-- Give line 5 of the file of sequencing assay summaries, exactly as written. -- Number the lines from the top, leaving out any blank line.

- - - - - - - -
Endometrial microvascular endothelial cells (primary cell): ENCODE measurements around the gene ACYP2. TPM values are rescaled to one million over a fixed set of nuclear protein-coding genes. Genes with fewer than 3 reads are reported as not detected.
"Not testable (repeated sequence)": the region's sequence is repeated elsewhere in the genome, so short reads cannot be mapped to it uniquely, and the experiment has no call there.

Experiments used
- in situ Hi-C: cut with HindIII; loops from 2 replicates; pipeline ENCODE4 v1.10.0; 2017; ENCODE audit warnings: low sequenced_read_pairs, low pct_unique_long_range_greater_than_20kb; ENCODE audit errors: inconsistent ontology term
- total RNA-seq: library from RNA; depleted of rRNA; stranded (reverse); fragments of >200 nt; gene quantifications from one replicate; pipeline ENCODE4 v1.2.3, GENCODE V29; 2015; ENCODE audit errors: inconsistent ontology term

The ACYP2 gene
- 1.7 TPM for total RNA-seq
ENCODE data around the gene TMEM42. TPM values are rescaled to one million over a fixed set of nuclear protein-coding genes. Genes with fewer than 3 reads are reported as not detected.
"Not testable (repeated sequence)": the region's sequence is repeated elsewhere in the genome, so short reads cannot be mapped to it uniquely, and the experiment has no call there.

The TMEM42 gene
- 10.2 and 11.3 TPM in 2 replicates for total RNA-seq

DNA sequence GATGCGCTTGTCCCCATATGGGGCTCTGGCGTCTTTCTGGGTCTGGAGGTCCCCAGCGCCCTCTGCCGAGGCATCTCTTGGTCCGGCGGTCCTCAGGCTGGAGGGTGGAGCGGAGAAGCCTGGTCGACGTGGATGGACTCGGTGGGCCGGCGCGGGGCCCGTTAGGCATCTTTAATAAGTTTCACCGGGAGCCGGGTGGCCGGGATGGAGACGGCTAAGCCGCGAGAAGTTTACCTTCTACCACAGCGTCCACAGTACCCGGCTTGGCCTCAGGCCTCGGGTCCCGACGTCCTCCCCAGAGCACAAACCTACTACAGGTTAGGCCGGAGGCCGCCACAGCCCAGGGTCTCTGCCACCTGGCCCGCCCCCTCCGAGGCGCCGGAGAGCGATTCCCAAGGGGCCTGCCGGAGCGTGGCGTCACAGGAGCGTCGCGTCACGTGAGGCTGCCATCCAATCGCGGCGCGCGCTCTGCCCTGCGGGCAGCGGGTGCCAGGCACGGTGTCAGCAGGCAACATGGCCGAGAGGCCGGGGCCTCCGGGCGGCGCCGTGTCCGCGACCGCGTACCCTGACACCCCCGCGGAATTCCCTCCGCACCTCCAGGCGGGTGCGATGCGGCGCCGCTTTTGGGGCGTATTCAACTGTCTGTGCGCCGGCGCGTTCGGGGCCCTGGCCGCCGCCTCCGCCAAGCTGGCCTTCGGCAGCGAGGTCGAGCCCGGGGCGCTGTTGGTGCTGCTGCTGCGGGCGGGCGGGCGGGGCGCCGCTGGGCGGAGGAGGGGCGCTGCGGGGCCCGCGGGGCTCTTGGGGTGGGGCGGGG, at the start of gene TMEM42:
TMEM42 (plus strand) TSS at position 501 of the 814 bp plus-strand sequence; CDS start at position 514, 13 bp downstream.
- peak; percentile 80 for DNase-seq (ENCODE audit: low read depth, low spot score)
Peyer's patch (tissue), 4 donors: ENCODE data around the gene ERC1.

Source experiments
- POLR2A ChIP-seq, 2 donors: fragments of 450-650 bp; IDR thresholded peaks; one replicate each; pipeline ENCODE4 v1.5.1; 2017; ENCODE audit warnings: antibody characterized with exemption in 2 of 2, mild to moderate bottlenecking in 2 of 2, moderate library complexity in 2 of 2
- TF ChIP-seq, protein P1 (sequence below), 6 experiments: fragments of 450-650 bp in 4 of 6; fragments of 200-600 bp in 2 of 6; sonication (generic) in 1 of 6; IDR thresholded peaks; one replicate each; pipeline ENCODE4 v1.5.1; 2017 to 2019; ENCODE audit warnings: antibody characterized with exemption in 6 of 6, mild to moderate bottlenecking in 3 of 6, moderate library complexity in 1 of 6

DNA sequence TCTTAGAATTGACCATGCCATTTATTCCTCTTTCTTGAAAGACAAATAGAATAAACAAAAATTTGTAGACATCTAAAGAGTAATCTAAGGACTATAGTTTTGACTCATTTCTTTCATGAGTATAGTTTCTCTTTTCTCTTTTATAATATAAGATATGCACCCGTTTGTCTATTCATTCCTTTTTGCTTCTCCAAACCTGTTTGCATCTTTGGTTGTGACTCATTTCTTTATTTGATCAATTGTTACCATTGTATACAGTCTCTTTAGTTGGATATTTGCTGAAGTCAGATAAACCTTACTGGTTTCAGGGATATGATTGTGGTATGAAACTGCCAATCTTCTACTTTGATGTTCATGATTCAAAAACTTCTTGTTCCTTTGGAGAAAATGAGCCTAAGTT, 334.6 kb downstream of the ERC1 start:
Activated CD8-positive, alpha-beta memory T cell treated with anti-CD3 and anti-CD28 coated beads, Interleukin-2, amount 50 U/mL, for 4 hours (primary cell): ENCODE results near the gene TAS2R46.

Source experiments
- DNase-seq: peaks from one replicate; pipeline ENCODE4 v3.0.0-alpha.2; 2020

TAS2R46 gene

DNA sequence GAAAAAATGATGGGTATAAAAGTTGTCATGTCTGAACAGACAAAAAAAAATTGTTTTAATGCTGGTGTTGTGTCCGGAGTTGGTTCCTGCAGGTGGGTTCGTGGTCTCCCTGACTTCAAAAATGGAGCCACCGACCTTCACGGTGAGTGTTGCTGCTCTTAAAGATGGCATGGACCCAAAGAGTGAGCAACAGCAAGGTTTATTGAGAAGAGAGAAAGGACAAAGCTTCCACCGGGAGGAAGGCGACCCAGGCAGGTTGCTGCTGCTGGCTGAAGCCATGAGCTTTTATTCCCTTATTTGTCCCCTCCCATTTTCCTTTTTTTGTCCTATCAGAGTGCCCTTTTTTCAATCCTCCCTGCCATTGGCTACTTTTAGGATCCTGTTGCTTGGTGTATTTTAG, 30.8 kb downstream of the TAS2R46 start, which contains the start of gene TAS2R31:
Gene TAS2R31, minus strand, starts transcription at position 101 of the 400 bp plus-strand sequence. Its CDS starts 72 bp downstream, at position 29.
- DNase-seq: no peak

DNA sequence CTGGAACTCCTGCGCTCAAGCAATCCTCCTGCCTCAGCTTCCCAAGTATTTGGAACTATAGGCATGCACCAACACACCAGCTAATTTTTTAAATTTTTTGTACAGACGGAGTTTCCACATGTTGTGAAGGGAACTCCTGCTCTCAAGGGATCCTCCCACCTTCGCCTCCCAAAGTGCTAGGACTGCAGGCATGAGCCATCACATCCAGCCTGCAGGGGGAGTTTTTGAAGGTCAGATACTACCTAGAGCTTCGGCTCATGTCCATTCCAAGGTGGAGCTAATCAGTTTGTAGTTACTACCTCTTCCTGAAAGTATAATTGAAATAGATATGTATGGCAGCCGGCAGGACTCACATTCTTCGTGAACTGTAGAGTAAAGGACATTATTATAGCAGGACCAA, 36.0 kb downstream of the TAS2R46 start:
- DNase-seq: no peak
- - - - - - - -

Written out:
- total RNA-seq: library from RNA; depleted of rRNA; stranded (reverse); fragments of >200 nt; gene quantifications from one replicate; pipeline ENCODE4 v1.2.3, GENCODE V29; 2015; ENCODE audit errors: inconsistent ontology term